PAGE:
Discerning the processes influencing geographic patterns of species occurrence and coexistence remains one of the central goals of ecology and marine biology, directly speaking to the conservation of biodiversity. I seek to characterize the myriad of processes that interact to yield intricate biodiversity and biogeographic responses.

  • One of the most well-known, deep-sea phenomena is the peak in benthic diversity between 1500-2500 m.  Depth mirrors a gradient of rapid environmental change, e.g. carbon flux, currents, sediment, but how these factors generate bathymetric diversity patterns remains an outstanding question.  My work demonstrates when species richness is highest, species become increasingly more ecologically and morphologically ‘packed’ into the community and differs significantly from random assembly processes (McClain et al. Evolution 2004).  This contrasts with a scenario in which high species diversity occurs through a greater range of novel ecologies, morphologies, and functional groups.  This suggests intermediate depths do not afford a broader range of niches rather species more finely subdivide them.
  • My ongoing research focuses on diversity processes in deep submarine canyons, seamounts, and ridges, some of the ocean’s most pervasive features.
    • Canyon topography creates habitat heterogeneity by, among many things, altering patterns of organic input.  Areas of high carbon flux attract megafauna, increasing bioturbation and disturbance, and radically altering the composition and diversity of macrofauna. This work addresses the conundrum why diversity in macrofauna is low at higher productivities, e.g. shallow depths, in the deep-sea benthos and indicates the importance of cascading diversity processes (McClain and Barry, Ecology, 2010).
    • Seamounts appear to possess geographically wide-spread species shared among seamounts and continental margins, challenging previous paradigms of high endemism and low connectivity. Despite the lack of endemic species, seamount communities might be structurally different and potentially serve as a source of larvae for suboptimal, non-seamount habitats (McClain, J Biogeography, 2007; McClain et al. PLoS One, 2009; McClain et al. Marine Ecology, 2010; McClain and Lundsten, Marine Ecology, 2014).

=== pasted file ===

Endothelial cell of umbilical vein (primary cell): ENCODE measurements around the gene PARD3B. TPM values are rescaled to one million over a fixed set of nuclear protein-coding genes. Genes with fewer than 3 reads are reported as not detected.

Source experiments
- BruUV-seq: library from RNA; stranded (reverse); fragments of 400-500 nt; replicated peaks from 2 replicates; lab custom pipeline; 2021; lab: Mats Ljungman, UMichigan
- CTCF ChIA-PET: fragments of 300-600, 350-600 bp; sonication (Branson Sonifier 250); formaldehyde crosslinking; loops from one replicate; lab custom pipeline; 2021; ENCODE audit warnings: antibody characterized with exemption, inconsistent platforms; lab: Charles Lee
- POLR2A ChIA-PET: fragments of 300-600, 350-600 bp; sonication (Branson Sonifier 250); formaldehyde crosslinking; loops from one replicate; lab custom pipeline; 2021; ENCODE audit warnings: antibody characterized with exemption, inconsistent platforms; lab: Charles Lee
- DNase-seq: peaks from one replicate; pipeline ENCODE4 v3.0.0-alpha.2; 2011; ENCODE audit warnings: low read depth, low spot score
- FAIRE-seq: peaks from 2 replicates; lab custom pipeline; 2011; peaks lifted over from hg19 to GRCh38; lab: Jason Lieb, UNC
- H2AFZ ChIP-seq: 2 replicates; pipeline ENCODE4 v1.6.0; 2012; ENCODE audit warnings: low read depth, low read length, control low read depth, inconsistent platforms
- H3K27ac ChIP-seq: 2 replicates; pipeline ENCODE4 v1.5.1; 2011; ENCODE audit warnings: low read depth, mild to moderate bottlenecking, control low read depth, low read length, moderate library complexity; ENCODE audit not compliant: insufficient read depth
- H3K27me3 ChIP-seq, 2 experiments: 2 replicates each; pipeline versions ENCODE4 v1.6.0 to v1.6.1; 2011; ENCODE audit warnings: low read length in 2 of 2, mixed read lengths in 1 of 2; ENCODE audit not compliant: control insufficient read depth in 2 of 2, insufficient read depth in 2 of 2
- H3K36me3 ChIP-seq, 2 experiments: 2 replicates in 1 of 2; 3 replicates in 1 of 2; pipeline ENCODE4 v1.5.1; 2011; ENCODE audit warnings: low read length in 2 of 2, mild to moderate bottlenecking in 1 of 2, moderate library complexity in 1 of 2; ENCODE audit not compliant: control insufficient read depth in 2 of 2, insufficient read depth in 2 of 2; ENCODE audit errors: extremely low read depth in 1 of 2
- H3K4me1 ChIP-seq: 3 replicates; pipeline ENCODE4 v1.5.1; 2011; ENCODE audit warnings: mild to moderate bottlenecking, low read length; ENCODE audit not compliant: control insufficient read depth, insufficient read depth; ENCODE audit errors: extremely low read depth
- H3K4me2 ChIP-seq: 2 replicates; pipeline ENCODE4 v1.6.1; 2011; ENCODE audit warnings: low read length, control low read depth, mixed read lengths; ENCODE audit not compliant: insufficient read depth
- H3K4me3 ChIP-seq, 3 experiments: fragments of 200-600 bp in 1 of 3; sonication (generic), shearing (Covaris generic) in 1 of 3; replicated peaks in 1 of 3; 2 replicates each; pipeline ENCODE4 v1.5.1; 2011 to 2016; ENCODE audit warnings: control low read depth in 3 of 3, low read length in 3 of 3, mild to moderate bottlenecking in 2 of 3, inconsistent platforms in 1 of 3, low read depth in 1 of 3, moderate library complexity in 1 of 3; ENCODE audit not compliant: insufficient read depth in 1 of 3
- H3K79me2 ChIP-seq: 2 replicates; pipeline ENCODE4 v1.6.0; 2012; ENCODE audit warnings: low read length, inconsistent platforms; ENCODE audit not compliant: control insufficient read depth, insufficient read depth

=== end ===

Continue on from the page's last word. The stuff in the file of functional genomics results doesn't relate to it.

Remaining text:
• My current work also focuses on species turnover across spatial scales from oceans to microhabitats. In an invited review, a coauthor and I examined the concept of ‘everything is everywhere’ in the deep sea (McClain and Hardy, Proc B, 2012).  Despite immense capability for larval dispersal and overall greater range sizes of species, the biogeography of the deep sea is defined by dispersal barriers that are permeable and variable through time.  At smaller scales, I am utilizing remote operated vehicles to quantify turnover in the deep-sea benthos at an often-ignored scale (1m-<1km).  Preliminary work (McClain et al. MEPS, 2011) indicates a remarkable degree of spatial patchiness in faunal distributions at scales less than 0.5m to greater than 100m, reemphasizing that high beta-diversity of the deep sea occurs at multiple scales.  The importance of heterogeneity in carbon availability for generating these small scales also occurs over oceanic distances (McClain et al. Proc B 2012).